Sunday, January 15, 2017

The path behind is dim and the path forward is shadowed

From Technopoly: The Surrender of Culture to Technology by Neil Postman, Chapter 1, page 3.
1: The Judgment of Thamus

You will find in Plato’s Phaedrus a story about Thamus, the king of a great city of Upper Egypt. For people such as ourselves, who are inclined (in Thoreau’s phrase) to be tools of our tools, few legends are more instructive than his. The story, as Socrates tells it to his friend Phaedrus, unfolds in the following way: Thamus once entertained the god Theuth, who was the inventor of many things, including number, calculation, geometry, astronomy, and writing. Theuth exhibited his inventions to King Thamus, claiming that they should be made widely known and available to Egyptians. Socrates continues: Thamus inquired into the use of each of them, and as Theuth went through them expressed approval or disapproval, according as he judged Theuth’s claims to be well or ill founded, It would take too long to go through all that Thamus is reported to have said for and against each of Theuth’s inventions. But when it came to writing, Theuth declared, “Here is an accomplishment, my lord the King, which will improve both the wisdom and the memory of the Egyptians. I have discovered a sure receipt for memory and wisdom.” To this, Thamus replied, “Theuth, my paragon of inventors, the discoverer of an art is not the best judge of the good or harm which will accrue to those who practice it. So it is in this; you, who are the father of writing, have out of fondness for your off-spring attributed to it quite the opposite of its real function. Those who acquire it will cease to exercise their memory and become forgetful; they will rely on writing to bring things to their remembrance by external signs instead of by their own internal resources. What you have discovered is a receipt for recollection, not for memory. And as for wisdom, your pupils will have the reputation for it without the reality: they will receive a quantity of information without proper instruction, and in consequence be thought very knowledgeable when they are for the most part quite ignorant. And because they are filled with the conceit of wisdom instead of real wisdom they will be a burden to society.”’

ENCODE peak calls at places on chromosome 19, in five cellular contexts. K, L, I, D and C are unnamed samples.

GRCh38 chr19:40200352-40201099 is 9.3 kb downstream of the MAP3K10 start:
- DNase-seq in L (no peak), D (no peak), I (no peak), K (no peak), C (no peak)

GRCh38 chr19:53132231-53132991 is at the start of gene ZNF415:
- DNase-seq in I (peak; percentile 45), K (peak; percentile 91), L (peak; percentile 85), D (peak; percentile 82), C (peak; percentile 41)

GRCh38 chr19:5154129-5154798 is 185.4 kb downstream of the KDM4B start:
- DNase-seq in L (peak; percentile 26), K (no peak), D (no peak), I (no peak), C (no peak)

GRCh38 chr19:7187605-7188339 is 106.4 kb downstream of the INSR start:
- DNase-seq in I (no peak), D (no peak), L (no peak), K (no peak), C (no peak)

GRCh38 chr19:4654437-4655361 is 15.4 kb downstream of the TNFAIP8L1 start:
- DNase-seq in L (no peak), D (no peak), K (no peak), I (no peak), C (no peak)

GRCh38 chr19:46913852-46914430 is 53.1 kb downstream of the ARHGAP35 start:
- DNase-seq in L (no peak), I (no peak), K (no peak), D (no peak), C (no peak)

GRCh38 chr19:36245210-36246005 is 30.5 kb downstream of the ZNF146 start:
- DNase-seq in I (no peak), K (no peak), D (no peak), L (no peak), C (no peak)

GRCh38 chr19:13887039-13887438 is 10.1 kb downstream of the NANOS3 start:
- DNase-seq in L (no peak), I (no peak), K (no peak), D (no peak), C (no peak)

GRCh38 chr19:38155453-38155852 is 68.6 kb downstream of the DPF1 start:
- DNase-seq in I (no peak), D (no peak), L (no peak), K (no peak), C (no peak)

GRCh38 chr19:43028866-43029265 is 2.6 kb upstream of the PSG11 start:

Unforeseen consequences stand in the way of all those who think they see clearly the direction in which a new technology will take us. Not even those who invent a technology can be assumed to be reliable prophets, as Thamus warned. Gutenberg, for example, was by all accounts a devout Catholic who would have been horrified to hear that accursed heretic Luther describe printing as “God’s highest act of grace, whereby the business of the Gospel is driven forward.” Luther understood, as Gutenberg did not, that the mass-produced book, by placing the Word of God on every kitchen table, makes each Christian his own theologian—one might even say his own priest, or, better, from Luther’s point of view, his own pope. In the struggle between unity and diversity of religious belief, the press favored the latter, and we can assume that this possibility never occurred to Gutenberg.

Thamus understood well the limitations of inventors in grasping the social and psychological—that is, ideological— bias of their own inventions. We can imagine him addressing Gutenberg in the following way: “Gutenberg, my paragon of inventors, the discoverer of an art is not the best judge of the good or harm which will accrue to those who practice it. So it is in this; you, who are the father of printing, have out of fondness for your off-spring come to believe it will advance the cause of the Holy Roman See, whereas in fact it will sow discord among believers; it will damage the authenticity of your beloved Church and destroy its monopoly.”

We can imagine that Thamus would also have pointed out to Gutenberg, as he did to Theuth, that the new invention would create a vast population of readers who “will receive a quantity of information without proper instruction... [who will be] filled with the conceit of wisdom instead of real wisdom”; that reading, in other words, will compete with older forms of learning. This is yet another principle of technological change we may infer from the judgment of Thamus: new technologies compete with old ones—for time, for attention, for money, for prestige, but mostly for dominance of their worldview. This competition is implicit once we acknowledge that a medium contains an ideological bias. And it is a fierce competition, as only ideological competitions can be. It is not merely a matter of tool against tool—the alphabet attacking ideographic writing, the printing press attacking the illuminated manuscript, the photograph attacking the art of painting, television attacking the printed word. When media make war against each other, it is a case of world-views in collision.

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